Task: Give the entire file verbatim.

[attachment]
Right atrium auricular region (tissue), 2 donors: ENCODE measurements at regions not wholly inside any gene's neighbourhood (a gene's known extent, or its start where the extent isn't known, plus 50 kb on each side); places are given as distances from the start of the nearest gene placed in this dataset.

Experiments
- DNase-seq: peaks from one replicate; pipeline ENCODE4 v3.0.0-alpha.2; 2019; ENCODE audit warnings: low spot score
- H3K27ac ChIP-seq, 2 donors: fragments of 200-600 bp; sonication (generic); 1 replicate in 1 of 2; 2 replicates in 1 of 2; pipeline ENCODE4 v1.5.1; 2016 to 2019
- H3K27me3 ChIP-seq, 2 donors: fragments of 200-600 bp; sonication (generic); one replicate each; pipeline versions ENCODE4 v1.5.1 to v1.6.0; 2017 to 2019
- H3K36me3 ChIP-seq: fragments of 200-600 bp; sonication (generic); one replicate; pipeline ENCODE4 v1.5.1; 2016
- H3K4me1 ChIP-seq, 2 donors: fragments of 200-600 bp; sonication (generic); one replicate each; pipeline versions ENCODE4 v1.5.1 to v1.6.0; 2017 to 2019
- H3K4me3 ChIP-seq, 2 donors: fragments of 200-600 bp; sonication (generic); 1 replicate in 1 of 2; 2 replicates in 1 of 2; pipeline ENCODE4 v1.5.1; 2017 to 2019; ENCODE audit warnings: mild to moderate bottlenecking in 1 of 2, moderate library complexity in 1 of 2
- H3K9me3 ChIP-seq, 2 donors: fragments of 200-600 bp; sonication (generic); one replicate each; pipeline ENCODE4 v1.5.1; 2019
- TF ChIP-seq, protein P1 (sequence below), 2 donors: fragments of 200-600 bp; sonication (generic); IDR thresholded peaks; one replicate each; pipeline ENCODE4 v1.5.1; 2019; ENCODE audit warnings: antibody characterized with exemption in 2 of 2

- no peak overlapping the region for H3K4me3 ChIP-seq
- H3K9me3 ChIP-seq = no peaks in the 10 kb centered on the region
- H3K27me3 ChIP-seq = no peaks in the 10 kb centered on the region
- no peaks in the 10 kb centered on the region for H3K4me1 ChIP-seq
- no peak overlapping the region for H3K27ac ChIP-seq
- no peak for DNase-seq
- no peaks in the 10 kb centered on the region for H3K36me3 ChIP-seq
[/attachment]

Right atrium auricular region (tissue), 2 donors: ENCODE measurements at regions not wholly inside any gene's neighbourhood (a gene's known extent, or its start where the extent isn't known, plus 50 kb on each side); places are given as distances from the start of the nearest gene placed in this dataset.

Experiments
- DNase-seq: peaks from one replicate; pipeline ENCODE4 v3.0.0-alpha.2; 2019; ENCODE audit warnings: low spot score
- H3K27ac ChIP-seq, 2 donors: fragments of 200-600 bp; sonication (generic); 1 replicate in 1 of 2; 2 replicates in 1 of 2; pipeline ENCODE4 v1.5.1; 2016 to 2019
- H3K27me3 ChIP-seq, 2 donors: fragments of 200-600 bp; sonication (generic); one replicate each; pipeline versions ENCODE4 v1.5.1 to v1.6.0; 2017 to 2019
- H3K36me3 ChIP-seq: fragments of 200-600 bp; sonication (generic); one replicate; pipeline ENCODE4 v1.5.1; 2016
- H3K4me1 ChIP-seq, 2 donors: fragments of 200-600 bp; sonication (generic); one replicate each; pipeline versions ENCODE4 v1.5.1 to v1.6.0; 2017 to 2019
- H3K4me3 ChIP-seq, 2 donors: fragments of 200-600 bp; sonication (generic); 1 replicate in 1 of 2; 2 replicates in 1 of 2; pipeline ENCODE4 v1.5.1; 2017 to 2019; ENCODE audit warnings: mild to moderate bottlenecking in 1 of 2, moderate library complexity in 1 of 2
- H3K9me3 ChIP-seq, 2 donors: fragments of 200-600 bp; sonication (generic); one replicate each; pipeline ENCODE4 v1.5.1; 2019
- TF ChIP-seq, protein P1 (sequence below), 2 donors: fragments of 200-600 bp; sonication (generic); IDR thresholded peaks; one replicate each; pipeline ENCODE4 v1.5.1; 2019; ENCODE audit warnings: antibody characterized with exemption in 2 of 2

- no peak overlapping the region for H3K4me3 ChIP-seq
- H3K9me3 ChIP-seq = no peaks in the 10 kb centered on the region
- H3K27me3 ChIP-seq = no peaks in the 10 kb centered on the region
- no peaks in the 10 kb centered on the region for H3K4me1 ChIP-seq
- no peak overlapping the region for H3K27ac ChIP-seq
- no peak for DNase-seq
- no peaks in the 10 kb centered on the region for H3K36me3 ChIP-seq